Tuesday, 7 April 2009


Americans have been churning out movies about sports stars and those behind the lines for more than a decade.

Remember the Titans - based around legendary American football coach, Herman Boone, a man who led an integrated team during a time of racial hatred and extreme prejudice.

Also, The Rookie, the real-life story about injured baseball coach Jim Morris who tries to lead a bunch of college kids to the Major League but in the process finds himself playing for the Texas Rangers.

So, it seems rather strange that, until now, British cinema has ditched its usually premise of tanked-up footie yobs (Football Factory and Green Street) for a story which represents the football we all know and love.

This is The Damned United - a human, whimsical and thought-provoking masterpiece about the legendary football manager, Brian Clough and what some call the greatest manager England never had.

Shifting between the 1960s and 70s, writer Peter Morgan (The Queen, Frost/Nixon), charts the 44-day managerial disaster Clough encountered while in charge of once bitter rival, Leeds United compared to his hard won glory days at Derby County.

It also shows the destruction of his relationships with assistant Peter Taylor, chairman of the club, Sam Longson and his fixation with ex-Leeds boss Don Revie.

But this isn’t a football film despite its premise - it is a story about one man’s ambition, flair, obsession and ultimately an arrogance which led to his own self-destruction.

Michael Sheen (Frost/Nixon) effortlessly plays Clough with aplomb, grace and delivers enough one-liners to keep the audience cackling. Timothy Spall (Secrets and Lies) is also top drawer as Clough’s right-hand man, the overshadowed Peter Taylor.

Clough once said to Michael Parkinson in a television interview: “I certainly wouldn't say I'm the best manager in the business, but I'm in the top one."

The same can be said for this sports movie. Top class!

Rating: * * * * *

Friday, 3 April 2009


IF you enjoyed the action packed and dry humour of Shrek, the eye watering and majestic animation of Walle and the charmingly thought-provoking Toy Story...then fantastic, watch them all again and wipe the fact this animated tinpot story ever found itself onto the big screen.

Monsters Vs Aliens is about as exciting as waiting for Shrek 4 without Donkey. The story centres around Susan Murphy (Reese Witherspoon) who, just before she is to tie the knot to her anchorman boyfriend, Derek gets hit by a meteorite and turns into the 50ft woman.

Of course, she is stunned by helicopters, captured by the army and locked up in a secret government compound where other strange and boring monsters live.

The best of which is B.O.B. (Seth Rogan), a former tomato who has been transformed into a blue jelly-shaped blob after scientists tried to create a ranch dressing-flavour out of him. Ouch!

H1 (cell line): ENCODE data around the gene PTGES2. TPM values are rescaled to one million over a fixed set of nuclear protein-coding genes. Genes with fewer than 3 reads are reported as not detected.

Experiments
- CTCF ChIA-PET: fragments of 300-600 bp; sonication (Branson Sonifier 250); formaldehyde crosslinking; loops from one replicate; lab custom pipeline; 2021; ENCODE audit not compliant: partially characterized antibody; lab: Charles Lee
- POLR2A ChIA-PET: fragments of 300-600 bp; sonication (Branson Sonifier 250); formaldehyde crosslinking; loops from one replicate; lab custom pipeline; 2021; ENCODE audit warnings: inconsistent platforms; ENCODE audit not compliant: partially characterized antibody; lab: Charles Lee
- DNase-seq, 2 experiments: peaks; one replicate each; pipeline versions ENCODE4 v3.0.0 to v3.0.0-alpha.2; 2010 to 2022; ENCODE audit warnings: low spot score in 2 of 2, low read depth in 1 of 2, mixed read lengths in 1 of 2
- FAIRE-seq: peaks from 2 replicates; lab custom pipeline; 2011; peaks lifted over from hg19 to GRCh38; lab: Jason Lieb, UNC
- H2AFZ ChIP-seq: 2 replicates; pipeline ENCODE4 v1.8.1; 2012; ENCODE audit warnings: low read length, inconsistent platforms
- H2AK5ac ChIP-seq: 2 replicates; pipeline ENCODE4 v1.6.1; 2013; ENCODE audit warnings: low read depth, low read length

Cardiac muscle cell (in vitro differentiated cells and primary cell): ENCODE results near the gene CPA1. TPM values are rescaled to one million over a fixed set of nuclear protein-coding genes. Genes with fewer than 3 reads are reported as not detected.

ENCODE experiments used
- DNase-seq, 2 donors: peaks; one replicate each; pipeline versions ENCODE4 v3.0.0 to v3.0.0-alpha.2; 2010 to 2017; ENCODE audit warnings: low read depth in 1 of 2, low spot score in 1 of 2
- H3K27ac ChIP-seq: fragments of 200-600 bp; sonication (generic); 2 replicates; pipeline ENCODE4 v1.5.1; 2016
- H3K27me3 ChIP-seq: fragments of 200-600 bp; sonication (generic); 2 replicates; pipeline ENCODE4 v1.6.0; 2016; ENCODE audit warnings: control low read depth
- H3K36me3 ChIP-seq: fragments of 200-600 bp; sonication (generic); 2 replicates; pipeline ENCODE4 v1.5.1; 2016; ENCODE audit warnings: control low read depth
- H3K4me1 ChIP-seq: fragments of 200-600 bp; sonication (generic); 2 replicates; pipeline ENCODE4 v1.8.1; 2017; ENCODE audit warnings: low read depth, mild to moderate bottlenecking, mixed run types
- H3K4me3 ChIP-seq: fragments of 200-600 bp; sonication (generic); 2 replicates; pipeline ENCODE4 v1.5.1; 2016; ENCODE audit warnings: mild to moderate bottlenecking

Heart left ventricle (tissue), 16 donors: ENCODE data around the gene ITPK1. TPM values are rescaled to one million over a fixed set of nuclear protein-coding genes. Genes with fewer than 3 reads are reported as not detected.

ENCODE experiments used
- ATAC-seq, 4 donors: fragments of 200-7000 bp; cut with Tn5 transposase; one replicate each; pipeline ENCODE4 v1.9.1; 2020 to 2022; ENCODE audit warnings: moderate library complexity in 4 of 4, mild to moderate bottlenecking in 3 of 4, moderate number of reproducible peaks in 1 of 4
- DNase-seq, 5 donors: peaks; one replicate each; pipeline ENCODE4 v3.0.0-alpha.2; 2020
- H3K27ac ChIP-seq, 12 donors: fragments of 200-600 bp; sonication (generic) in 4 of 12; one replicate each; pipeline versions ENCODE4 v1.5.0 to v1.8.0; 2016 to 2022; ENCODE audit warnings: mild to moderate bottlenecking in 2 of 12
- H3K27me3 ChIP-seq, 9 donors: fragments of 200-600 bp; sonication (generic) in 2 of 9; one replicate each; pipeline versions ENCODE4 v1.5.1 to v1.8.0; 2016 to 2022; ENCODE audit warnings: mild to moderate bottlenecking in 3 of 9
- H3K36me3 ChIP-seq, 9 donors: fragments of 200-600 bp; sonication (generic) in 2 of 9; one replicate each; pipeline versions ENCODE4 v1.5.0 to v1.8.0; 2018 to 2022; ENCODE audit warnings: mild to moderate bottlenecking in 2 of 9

The rest are not even worth mentioning because their characters are so undefined and unlovable its hard to care what happens to them.

So, where was I? The story. Well just when Susan thinks her life couldn’t get any worse, the world is attacked by aliens and the President of the USA decides to send out the ragtag group in the attempt of beating them, and of course, saving the world.

Brought to the screen by Dreamworks Animation (Shrek, Kung-Fu Panda and Madagascar) and written and directed by Rob Letterman (Shark Tale), the problem isn’t animation, it’s the plot.

More time seems to have been invested in action scenes and the art of animating buildings and characters rather than the age-old art of storytelling.

In fact one thing Dreamworks have failed to master compared to rival Pixar (Toy Story, Monsters Inc and Walle) is making audiences care about their creations.

The story also fails, unlike Shrek, to appeal to both adults and children and starts to look like a post-it note idea left at the back of Dreamworks creative cupboard for a long, long time.

There are moments of humour, most delivered by Stephen Colbert’s President Hathaway.

Unfortunately, it is not enough to save a story where if the monsters were Pixar and the aliens were Dreamworks, I’m pretty sure I know who I’d be routing for.

Rating: * *


THERE are very few horror films which can make you scream like a terrified schoolgirl – The Haunting in Connecticut is certainly one of them.

Loosely based on the true story of the Snedeker family and the Discovery Channel documentary of the same name, it tells the story of a family who relocate to the suburbs after their teenage son, Matt Campbell is diagnosed with cancer.

No sooner have they moved in when lights start to flicker, secret books and photographs are discovered under the floorboards and their ill son begins to see strange apparitions in his basement bedroom. Yes, their home is a former mortuary, which holds a deep dark secret.

For many, I am sure, this sounds like every other haunted house horror movie of the last 30 years, but what makes The Haunting in Connecticut different is the characters – a family struggling to come to terms with their son’s ill health while being perplexed by the strange goings-on in their home.

The acting also carries the plot, especially from Virginia Madsen as Matt’s mum and Kyle Gallner as the ill son, unsure of whether the haunting in his basement room is supernatural or just the side-effects of his radiotherapy.

The true story is slightly different, in fact, American reports suggest that the paranormal investigators who examined the Connecticut home felt the filmmakers had spoilt the authenticity of the case in favour of a more Hollywood style story line.

However, it works and while the original Discovery Channel documentary is perhaps a more accurate account, The Haunting in Connecticut is certainly a haunting experience worthy of any horror fans attention.

Rating: * * * *